How to Write a Case Study Paper for Nursing
A well-written case study paper for a nursing program requires some planning and consideration. All too often students begin writing before they complete appropriate, preliminary steps. Ideally, before you begin a paper, you should already have determined the focus and format of it. You will then follow this up with a fact-gathering step in which you will gather and collate the content of your paper. Finally, there is the construction/execution step in which you will write the paper in a standard format (such as the APA style) and edit it.
A nursing case study paper contains several sections that fall into three categories:
1. The status of the patient
- Demographic data
- Medical History
- Current diagnosis and treatment
2. The nursing assessment of the patient
- Vital signs and test results
- Nursing observations (i.e., range of motion, mental state)
3. Current Care Plan and Recommendations
- Details of the nursing care plan (including nursing goals and interventions)
- Evaluation of the current care plan
- Recommendations for changes of the current care plan
The first portion of the case study paper will talk about the patient — who they are, why they are being included in the study, their demographic data (i.e., age, race), the reason(s) they sought medical attention and the subsequent diagnosis. It will also discuss the role that nursing plays in the care of this patient.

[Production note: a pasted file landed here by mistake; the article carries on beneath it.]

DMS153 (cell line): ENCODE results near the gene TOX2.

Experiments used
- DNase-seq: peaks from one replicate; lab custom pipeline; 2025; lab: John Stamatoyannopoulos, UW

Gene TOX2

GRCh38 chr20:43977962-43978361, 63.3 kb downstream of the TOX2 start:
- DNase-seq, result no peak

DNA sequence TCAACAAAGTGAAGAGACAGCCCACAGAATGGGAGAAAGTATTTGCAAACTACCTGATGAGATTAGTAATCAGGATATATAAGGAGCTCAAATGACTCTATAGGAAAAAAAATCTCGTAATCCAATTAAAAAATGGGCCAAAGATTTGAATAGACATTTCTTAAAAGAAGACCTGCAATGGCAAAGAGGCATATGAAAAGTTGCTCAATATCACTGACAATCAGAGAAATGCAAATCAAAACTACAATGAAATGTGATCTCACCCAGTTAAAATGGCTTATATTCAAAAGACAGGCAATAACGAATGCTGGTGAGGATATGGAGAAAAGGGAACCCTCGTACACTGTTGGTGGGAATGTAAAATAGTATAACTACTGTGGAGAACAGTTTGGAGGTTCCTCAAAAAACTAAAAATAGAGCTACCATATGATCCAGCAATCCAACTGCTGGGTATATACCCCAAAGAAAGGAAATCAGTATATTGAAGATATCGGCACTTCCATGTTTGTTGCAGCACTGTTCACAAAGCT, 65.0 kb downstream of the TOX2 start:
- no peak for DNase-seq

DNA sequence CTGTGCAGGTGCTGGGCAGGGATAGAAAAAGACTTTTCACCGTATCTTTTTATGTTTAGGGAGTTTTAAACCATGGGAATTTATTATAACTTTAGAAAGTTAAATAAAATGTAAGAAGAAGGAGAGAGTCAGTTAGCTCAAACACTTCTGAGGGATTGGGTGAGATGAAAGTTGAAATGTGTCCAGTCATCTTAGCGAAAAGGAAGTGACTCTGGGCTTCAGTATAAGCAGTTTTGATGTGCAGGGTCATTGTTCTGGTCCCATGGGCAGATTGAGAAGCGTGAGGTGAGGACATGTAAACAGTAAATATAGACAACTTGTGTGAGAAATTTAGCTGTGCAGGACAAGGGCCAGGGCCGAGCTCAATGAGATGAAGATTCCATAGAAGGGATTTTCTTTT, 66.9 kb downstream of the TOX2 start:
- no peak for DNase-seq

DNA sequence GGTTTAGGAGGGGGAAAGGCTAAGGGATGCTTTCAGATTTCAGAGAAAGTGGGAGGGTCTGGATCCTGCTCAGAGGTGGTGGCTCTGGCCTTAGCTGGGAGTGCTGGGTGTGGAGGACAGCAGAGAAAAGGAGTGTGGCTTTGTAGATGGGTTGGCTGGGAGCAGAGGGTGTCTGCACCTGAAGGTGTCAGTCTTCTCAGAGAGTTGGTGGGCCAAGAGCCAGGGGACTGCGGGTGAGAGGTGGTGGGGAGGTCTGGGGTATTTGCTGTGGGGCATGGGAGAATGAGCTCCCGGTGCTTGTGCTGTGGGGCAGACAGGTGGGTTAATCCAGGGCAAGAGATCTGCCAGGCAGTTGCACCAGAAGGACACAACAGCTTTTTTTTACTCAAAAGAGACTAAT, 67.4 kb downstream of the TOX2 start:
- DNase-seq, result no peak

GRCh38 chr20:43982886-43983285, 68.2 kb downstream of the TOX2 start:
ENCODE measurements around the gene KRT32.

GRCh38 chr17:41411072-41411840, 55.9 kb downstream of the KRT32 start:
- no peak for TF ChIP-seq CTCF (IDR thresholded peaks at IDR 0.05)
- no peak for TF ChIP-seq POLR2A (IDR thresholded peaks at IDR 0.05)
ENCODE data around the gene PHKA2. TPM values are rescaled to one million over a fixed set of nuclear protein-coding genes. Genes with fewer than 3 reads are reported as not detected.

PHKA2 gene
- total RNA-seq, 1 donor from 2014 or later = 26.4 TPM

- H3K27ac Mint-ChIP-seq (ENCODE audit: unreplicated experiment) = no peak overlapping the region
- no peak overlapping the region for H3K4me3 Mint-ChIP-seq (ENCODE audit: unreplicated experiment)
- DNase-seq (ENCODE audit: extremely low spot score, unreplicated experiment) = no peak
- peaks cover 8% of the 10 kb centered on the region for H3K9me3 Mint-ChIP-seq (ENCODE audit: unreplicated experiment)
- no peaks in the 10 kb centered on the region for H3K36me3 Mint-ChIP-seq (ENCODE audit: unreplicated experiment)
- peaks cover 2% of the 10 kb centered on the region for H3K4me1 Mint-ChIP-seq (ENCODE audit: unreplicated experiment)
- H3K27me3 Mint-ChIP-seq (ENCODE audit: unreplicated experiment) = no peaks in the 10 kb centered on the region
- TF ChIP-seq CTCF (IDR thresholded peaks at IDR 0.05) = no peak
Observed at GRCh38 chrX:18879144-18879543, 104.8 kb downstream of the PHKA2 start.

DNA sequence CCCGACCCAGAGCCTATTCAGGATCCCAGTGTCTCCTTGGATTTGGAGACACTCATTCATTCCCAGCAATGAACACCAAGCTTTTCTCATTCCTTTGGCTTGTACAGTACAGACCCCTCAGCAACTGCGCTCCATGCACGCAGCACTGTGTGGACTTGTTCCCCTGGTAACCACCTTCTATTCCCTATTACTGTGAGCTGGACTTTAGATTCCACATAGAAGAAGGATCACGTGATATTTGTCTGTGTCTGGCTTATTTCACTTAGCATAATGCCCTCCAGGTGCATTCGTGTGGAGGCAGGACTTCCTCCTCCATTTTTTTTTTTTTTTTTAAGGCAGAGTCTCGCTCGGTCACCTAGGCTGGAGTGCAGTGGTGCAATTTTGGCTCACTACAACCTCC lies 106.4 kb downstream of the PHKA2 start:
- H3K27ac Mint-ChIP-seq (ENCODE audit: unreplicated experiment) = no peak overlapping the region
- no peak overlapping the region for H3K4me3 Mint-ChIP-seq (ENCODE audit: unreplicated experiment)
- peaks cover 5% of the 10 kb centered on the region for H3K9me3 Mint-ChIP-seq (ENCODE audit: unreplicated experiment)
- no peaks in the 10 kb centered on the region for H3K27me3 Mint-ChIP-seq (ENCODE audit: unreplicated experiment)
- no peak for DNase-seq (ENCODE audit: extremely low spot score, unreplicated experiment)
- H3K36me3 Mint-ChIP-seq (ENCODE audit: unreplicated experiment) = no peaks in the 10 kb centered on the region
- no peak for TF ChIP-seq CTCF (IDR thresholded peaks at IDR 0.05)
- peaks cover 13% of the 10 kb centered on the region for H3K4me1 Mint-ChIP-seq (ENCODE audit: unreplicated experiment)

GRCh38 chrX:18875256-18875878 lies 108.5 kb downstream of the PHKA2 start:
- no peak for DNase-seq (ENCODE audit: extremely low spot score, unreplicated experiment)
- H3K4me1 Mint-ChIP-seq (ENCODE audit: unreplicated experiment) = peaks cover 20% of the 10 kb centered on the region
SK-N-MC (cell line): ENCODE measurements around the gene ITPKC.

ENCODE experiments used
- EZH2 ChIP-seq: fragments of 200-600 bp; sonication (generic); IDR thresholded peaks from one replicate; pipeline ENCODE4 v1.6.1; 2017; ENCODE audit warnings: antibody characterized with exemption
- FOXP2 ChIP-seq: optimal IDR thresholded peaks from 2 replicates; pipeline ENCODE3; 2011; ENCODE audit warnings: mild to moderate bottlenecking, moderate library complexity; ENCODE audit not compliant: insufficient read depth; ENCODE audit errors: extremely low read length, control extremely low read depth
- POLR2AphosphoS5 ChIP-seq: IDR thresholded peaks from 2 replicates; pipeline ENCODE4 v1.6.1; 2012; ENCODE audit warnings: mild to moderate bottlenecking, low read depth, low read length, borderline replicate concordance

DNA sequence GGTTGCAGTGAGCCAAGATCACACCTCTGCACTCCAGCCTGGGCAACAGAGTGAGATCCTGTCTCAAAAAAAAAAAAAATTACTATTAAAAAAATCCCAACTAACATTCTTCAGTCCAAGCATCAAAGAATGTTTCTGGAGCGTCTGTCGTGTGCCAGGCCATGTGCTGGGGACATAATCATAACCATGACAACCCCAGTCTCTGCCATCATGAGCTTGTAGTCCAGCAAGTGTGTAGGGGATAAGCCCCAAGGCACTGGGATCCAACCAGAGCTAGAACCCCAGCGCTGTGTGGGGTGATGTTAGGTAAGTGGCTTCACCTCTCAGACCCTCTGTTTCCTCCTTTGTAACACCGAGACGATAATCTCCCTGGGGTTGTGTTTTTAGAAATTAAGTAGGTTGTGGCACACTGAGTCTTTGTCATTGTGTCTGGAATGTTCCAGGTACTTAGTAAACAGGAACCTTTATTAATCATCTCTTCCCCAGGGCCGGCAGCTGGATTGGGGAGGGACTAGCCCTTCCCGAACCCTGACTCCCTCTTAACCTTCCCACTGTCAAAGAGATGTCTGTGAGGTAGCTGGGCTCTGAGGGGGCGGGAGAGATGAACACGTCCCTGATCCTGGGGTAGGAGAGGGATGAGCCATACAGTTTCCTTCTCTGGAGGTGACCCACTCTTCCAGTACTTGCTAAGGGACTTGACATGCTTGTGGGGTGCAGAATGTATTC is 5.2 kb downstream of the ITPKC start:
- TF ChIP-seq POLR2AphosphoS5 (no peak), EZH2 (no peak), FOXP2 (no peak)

Next, fully discuss any disease process. Make sure you outline causes, symptoms, observations and how preferred treatments can affect nursing care. Also describe the history and progression of the disease. Some important questions for you to answer are: 1) What were the first indications that there was something wrong, and 2) What symptoms convinced the patient to seek help?
When you are discussing the nursing assessment of the patient describe the patient’s problems in terms of nursing diagnoses. Be specific as to why you have identified a particular diagnosis. For example, is frequent urination causing an alteration in the patient’s sleep patterns? The nursing diagnoses you identify in your assessment will help form the nursing care plan.
Current Care Plan and Recommendations for Improvement
Describe the nursing care plan and goals, and explain how the nursing care plan improves the quality of the patient’s life. What positive changes does the nursing care plan hope to achieve in the patient’s life? How will the care plan be executed? Who will be responsible for the delivery of the care plan? What measurable goals will they track to determine the success of the plan?
The final discussion should be your personal recommendations. Based on the current status of the patient, the diagnosis, prognosis and the nursing care plan, what other actions do you recommend can be taken to improve the patient’s chances of recovery? It is important that you support your recommendations with authoritative sources and cited appropriately per APA style guidelines.